Why doesnâ€™t Your Grace want the Church Readings to be read in Arabic on the Sundays? I am sure Your Grace has justified reasons for such a decision. However, there are some people especially among the elderly who do not understand English. Some of them cannot even read Arabic. Please, reconsider your decision.
Arabic is my native language; and that of of preference. Although I feel much more comfortable communicating in Arabic; it is not the language of this country in which I am to serve the Lord. Therefore, I had to adapt and train myself to using the English language.
In the Holy Book of Acts 2: 1-11 we are told the disciples received the Holy Spirit and then spoke in many languages. If the One Church had spoken only ‘one language’ in Biblical time, there would have been only a few converts other than those in Jerusalem and the surrounding areas. In fulfillment of the prophecy of the prophet Joel (Joel 2:28,29) concerning the Holy Spirit, the words spoken by the Apostles were in the actual languages of the people who had come to Jerusalem from all over the empire for the Feast at that time. I believe that there was a very valid reason for the ‘many languages’. God had meant that at the time of the Feast, those of other languages would come to learn of the Lord Jesus Christ in their respective languages. Then further on in biblical history, those people had established new churches as recorded later on in the Holy Book of Acts.
When people immigrated to this country, they understood fully well that it would require learning a new culture and language. Arabic is not a fluently spoken language in any city here in the States. If our beloved Church is to grow in this land and if we are to evangelize others, we must also speak their language. Gradually adapting the Divine Liturgy (part Arabic, part English) had a two-fold purpose. One, was to slowly acclimate Arabic speakers to the English language. The second purpose was, to also give a chance to those who spoke only English (particularly young children who knew English only) to begin to comprehend the Divine Liturgy. Part English, Part Arabic was in no way intended as a comprise between the two languages; nor a goal in itself.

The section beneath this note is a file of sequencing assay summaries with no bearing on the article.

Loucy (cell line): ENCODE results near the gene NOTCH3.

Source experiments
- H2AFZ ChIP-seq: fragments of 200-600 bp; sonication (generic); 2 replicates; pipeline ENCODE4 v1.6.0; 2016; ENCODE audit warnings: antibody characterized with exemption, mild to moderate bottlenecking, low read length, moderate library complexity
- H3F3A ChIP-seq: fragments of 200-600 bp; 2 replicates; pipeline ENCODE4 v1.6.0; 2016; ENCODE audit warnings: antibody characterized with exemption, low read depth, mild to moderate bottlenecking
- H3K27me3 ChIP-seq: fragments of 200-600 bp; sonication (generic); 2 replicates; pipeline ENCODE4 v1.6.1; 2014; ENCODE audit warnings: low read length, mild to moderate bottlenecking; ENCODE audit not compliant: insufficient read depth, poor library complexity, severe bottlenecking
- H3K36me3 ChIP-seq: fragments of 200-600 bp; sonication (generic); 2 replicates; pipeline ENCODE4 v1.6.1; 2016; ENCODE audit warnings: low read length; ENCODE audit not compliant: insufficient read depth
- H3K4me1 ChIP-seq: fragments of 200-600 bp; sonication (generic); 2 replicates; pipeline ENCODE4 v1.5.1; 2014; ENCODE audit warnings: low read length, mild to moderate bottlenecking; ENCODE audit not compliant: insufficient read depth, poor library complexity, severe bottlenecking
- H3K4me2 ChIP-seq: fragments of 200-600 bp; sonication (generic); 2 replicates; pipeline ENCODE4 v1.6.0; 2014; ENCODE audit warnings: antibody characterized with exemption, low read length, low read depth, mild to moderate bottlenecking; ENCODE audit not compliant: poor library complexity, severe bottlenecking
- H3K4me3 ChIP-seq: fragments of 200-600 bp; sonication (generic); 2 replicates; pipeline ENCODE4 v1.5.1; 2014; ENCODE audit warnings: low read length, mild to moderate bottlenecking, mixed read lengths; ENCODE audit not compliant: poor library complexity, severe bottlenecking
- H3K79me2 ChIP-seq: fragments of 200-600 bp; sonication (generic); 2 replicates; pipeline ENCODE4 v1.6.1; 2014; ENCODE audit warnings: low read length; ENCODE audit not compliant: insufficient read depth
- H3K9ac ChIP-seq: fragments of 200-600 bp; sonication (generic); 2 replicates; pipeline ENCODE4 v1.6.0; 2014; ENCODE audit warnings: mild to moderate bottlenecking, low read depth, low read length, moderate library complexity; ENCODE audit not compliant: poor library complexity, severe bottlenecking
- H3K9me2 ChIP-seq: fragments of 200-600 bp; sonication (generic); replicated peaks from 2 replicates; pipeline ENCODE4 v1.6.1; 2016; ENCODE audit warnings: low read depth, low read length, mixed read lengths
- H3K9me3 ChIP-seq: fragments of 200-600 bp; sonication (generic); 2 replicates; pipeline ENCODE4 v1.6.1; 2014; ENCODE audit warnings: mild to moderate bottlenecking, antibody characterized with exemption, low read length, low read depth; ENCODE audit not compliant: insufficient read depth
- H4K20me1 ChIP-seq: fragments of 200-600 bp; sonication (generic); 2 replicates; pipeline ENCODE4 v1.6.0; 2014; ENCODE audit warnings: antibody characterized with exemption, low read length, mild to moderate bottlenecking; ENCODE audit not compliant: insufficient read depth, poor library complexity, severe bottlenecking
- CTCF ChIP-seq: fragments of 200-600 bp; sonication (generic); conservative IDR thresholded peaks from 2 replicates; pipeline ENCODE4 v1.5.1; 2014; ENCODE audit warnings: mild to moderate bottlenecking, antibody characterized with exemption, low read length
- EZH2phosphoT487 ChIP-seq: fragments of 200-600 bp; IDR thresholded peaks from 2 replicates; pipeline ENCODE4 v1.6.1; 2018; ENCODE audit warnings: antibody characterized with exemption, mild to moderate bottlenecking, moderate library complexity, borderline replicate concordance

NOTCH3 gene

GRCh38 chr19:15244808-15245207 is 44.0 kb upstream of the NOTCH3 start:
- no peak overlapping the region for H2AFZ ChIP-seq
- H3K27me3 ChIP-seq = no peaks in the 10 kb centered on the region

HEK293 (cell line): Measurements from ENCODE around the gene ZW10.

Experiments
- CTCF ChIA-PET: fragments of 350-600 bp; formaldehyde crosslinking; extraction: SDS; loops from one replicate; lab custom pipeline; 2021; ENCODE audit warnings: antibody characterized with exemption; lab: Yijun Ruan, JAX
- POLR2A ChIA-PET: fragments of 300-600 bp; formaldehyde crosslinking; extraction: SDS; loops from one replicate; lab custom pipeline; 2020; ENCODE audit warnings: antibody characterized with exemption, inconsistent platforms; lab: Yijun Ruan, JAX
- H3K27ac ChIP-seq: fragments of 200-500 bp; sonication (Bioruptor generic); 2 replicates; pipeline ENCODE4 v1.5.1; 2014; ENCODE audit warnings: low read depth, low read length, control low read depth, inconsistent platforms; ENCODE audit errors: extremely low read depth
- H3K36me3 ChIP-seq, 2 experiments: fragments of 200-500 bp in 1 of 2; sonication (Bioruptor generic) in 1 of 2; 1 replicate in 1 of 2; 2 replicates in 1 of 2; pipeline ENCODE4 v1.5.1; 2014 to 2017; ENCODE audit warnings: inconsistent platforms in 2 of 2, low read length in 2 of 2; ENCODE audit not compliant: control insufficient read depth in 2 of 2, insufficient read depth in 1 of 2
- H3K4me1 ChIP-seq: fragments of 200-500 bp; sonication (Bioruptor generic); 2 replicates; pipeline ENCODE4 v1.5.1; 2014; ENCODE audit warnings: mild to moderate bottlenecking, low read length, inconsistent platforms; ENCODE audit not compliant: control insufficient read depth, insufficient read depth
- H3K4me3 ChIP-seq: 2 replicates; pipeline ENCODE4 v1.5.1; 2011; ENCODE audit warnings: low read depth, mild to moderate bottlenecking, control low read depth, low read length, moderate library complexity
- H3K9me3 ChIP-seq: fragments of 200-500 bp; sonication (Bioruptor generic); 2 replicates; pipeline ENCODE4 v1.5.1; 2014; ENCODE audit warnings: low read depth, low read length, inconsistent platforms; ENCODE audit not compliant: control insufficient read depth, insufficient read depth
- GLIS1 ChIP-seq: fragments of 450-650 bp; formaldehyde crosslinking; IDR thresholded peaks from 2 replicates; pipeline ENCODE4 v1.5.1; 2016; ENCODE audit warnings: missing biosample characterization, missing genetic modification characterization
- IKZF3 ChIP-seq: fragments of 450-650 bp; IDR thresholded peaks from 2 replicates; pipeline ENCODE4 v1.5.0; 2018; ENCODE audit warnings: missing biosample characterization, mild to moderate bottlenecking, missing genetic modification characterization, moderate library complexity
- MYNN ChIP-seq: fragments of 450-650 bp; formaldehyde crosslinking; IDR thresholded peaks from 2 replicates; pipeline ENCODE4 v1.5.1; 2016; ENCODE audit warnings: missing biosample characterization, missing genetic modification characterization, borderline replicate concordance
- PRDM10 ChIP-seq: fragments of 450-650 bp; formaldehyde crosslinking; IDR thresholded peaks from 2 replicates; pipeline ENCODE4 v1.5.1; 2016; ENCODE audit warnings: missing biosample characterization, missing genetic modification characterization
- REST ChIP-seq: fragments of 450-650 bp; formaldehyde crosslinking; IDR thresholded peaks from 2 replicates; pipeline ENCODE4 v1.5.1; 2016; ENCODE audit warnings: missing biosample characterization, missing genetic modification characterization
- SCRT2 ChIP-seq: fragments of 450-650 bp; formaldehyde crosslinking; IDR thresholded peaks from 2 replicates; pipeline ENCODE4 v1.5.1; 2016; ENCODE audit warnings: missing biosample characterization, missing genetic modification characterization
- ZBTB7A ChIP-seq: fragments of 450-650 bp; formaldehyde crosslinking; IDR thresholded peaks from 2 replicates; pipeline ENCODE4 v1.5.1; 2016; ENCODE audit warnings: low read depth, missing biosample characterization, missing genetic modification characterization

The younger generation and new converts and those ‘testing the waters’ of our faith need to understand the entire Divine Liturgy in the English language.
As for those who prefer the Arabic language, I whole-heartedly encourage and endorse a special Divine Liturgy for them. The Divine Liturgy could be scheduled to begin before work on a working day for those who work. For the elderly who want and need the comfort of an Arabic liturgy, they can attend the Wednesdays or Fridays Divine Liturgies in Arabic. Most of them do not work; and all they need to attend the Divine Liturgy is transportation.This is a simple thing, which with little patience and continued prayer, can be worked out to everyone's satisfaction. I would encourage any Church to serve the needs of its congregation.
If the deacons do not have a good command of the English language, there are many practical solutions for this other than just refusing to attend or compromising the Readings. These deacons could attend the Hymns Retreat and eventually teach others. The Diocese holds these retreats annually for such purposes. If this is not feasible; or no one wants to make the effort required, then you can seek out the help of those in your church who do know the Hymns in English and ask them to teach those who do not. They can do that individually or in groups.
A lot of those who complain about the use of English in Church rituals occupy jobs which demand both written and spoken English.
A lot of people are complaining about feeling isolated and un-welcomed. Also,what about the many, many youth who grew up here and do not know Arabic? The stranger that frequently walks in the church invited or uninvited? The new converts who do not know the Arabic language nor the congregation present in church? Remember that to those entering newly into the faith, not only Arabic is unfamiliar; but the Divine Liturgy as well; unfamiliar in many aspects to the youth who are just beginning to learn the meaning our Coptic Church places on the word "mystery".
There is no easy solution to transition. It is accomplished gradually by accepting changes. It has taken more than 10 years to move to praying completely in English in our Churches. I think it is now the "Time of the Children" and "The Time for Evangelism".
Please pray with me that the Coptic Church will continue to grow in the United States, with members from Egyptian origin as well as American converts. The future of our Coptic Church also depends upon the youth of today. I pray that we all realize that in order for the youth to truly love the Coptic Church and grow spiritually, they must understand its teachings.